When bankruptcy is filed in the U.S., it is typically one of two types: Chapter 7 or Chapter 13. How does one decide which to file for?
Chapter 7 bankruptcy can be thought of as a liquidation bankruptcy. Chapter 11 can be thought of as a reorganization bankruptcy.
Under Chapter 7, individuals and business entities are able to file. Under Chapter 13, only individuals, including sole proprietors, are able to file.
Benefits of Chapter 7 Over Chapter 13
Typically, Chapter 7 is the quicker option. Under Chapter 7, you are able to keep most of your property, and you aren’t locked into a long-term repayment plan.
If you don’t have a lot of property you wish to keep, or you have a lot of credit card, medical or personal loan debt and your family income doesn’t exceed the state median for a family the same size as yours, Chapter 7 may be the right choice for you.
However, know that high-income filers may be better off in Chapter 13. If much of your debts are student loans or things like child support, know that those are not wiped out in bankruptcy. And if you are worried about losing substantial equity in a property, Chapter 13 may be a better choice.
Benefits of Chapter 13 Over Chapter 7
Some people simply are not eligible for Chapter 7. If your current monthly income over the last six months is more than the median household income for your family size, you cannot file for Chapter 7. If your disposable income exceeds certain limits set by law, you cannot file for Chapter 7. In these cases, Chapter 13 is your best option.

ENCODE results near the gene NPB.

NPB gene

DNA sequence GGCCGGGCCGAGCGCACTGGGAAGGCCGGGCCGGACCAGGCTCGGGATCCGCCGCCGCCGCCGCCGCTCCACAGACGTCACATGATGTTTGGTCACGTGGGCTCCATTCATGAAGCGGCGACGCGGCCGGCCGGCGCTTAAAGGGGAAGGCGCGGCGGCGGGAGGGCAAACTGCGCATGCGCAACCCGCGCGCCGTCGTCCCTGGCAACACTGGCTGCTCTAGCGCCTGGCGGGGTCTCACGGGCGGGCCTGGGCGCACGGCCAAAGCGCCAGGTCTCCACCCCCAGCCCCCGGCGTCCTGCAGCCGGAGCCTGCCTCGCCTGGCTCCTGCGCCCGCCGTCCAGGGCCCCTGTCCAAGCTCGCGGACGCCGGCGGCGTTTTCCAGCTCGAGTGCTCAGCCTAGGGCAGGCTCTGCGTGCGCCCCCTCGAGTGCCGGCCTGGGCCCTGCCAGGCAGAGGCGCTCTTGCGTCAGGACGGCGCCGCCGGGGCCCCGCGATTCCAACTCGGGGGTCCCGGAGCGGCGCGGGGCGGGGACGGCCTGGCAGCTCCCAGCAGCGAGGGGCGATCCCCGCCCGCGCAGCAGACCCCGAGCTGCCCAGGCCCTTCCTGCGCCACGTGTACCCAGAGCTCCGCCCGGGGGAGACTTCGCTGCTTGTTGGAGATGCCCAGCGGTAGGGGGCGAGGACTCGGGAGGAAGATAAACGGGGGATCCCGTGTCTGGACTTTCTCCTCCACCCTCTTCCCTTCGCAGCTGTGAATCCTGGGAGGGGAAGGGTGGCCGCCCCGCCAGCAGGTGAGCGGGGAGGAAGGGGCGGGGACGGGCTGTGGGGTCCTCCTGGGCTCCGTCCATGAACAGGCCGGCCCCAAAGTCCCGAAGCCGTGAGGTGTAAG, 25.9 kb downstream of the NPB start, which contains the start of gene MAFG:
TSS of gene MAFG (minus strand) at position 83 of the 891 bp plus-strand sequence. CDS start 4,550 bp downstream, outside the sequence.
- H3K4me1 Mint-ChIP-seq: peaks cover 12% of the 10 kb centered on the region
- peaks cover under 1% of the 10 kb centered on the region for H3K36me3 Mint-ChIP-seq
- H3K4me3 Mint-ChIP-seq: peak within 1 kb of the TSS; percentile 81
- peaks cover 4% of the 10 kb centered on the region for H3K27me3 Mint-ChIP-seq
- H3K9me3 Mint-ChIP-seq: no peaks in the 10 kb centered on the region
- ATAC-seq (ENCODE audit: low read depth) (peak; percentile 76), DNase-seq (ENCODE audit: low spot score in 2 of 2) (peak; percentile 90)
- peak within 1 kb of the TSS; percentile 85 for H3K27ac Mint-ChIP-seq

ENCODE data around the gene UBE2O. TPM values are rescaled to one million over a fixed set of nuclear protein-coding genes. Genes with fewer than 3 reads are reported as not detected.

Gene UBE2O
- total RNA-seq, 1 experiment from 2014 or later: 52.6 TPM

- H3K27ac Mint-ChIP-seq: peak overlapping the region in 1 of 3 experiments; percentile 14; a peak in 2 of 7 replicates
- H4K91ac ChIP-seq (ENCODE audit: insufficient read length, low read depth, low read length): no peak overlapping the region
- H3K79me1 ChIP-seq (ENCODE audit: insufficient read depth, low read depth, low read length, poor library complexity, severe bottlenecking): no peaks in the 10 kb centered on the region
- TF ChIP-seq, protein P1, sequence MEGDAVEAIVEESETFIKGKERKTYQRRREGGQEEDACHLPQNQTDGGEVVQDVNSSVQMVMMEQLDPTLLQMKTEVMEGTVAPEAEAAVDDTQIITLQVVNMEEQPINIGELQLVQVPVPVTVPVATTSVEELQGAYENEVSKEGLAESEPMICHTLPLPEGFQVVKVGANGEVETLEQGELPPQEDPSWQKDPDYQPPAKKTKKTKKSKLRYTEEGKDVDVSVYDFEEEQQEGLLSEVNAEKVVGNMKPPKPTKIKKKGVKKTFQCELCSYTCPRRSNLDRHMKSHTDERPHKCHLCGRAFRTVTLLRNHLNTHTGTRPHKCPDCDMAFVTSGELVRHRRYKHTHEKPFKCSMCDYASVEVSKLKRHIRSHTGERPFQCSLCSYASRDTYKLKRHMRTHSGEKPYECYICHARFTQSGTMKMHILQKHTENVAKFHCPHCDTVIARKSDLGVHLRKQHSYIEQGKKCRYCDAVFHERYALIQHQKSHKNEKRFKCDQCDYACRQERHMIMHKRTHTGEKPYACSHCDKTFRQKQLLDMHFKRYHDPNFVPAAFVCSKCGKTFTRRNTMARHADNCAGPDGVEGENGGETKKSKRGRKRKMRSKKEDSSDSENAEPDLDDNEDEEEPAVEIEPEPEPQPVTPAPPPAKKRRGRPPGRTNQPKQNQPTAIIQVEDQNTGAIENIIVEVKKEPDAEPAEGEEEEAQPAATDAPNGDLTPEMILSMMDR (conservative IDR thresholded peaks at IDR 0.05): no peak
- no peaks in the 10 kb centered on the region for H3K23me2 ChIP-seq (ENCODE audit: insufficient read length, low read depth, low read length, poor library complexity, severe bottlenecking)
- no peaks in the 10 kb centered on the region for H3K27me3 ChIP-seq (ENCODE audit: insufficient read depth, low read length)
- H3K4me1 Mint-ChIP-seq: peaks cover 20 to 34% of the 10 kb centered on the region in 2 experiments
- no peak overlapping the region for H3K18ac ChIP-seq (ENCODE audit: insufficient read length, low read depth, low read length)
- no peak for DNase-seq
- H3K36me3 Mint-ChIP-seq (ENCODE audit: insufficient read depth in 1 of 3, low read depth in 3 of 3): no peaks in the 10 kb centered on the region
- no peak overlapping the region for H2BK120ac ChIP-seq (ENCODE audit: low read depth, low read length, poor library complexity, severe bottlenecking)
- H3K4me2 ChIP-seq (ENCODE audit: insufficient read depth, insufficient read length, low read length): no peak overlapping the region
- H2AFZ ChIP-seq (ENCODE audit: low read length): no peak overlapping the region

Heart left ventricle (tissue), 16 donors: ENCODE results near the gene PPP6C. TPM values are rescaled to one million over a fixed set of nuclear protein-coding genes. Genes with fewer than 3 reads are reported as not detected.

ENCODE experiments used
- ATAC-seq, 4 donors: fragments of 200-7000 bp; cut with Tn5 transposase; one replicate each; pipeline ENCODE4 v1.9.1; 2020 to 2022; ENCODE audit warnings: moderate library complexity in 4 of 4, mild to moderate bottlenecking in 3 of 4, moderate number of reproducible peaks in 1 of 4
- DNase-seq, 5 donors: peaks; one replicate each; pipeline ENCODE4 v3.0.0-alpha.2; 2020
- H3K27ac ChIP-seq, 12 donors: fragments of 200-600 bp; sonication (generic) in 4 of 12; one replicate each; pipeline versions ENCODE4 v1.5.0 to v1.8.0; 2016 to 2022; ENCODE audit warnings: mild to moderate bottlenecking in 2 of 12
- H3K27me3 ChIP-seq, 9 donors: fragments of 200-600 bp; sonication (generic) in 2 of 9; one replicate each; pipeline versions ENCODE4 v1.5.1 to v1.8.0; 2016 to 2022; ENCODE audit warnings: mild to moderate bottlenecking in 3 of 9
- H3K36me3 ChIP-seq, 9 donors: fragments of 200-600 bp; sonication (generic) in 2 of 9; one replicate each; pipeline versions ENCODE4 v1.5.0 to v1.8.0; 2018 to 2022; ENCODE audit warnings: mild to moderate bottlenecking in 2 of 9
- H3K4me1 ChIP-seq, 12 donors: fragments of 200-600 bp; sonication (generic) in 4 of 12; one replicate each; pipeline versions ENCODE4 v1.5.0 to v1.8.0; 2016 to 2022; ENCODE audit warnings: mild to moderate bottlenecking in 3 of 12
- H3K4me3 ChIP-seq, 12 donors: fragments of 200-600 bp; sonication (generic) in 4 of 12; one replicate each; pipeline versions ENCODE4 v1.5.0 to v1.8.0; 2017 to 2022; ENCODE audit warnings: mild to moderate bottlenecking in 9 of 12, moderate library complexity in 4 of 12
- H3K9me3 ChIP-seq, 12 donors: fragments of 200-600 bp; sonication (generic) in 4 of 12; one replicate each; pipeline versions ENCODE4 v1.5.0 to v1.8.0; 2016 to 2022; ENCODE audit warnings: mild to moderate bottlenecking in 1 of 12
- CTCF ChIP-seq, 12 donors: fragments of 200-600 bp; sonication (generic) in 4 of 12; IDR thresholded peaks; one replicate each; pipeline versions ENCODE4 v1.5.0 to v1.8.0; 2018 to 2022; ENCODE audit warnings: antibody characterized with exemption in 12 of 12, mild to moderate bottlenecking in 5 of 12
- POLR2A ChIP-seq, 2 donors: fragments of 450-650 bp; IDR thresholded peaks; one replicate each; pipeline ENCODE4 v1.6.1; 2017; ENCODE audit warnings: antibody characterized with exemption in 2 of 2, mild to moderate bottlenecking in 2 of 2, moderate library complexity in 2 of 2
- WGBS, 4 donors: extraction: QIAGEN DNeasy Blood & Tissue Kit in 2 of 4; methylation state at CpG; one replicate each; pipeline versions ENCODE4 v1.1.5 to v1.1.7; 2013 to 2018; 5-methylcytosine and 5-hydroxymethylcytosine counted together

Chapter 13 has other benefits as well. It is a valuable tool for people who are behind on a mortgage or car loan. Through Chapter 13, you can restructure those debts and make payments on your missed payments over time. You can include certain debts that are ineligible for discharge under Chapter 7 in your Chapter 13 repayment plan. If you have nonexempt property you don’t want to lose, Chapter 13 can help you keep it. And if you have a codebtor, Chapter 13 will keep the creditors off your codebtors back as long as you keep up payments.
Discuss your finances with a bankruptcy attorney to determine whether Chapter 7 or 13 is best for you.